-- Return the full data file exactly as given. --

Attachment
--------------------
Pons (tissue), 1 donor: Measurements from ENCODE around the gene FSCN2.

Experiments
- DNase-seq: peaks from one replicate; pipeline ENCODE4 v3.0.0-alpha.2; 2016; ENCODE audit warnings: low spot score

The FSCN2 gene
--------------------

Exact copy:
Pons (tissue), 1 donor: Measurements from ENCODE around the gene FSCN2.

Experiments
- DNase-seq: peaks from one replicate; pipeline ENCODE4 v3.0.0-alpha.2; 2016; ENCODE audit warnings: low spot score

The FSCN2 gene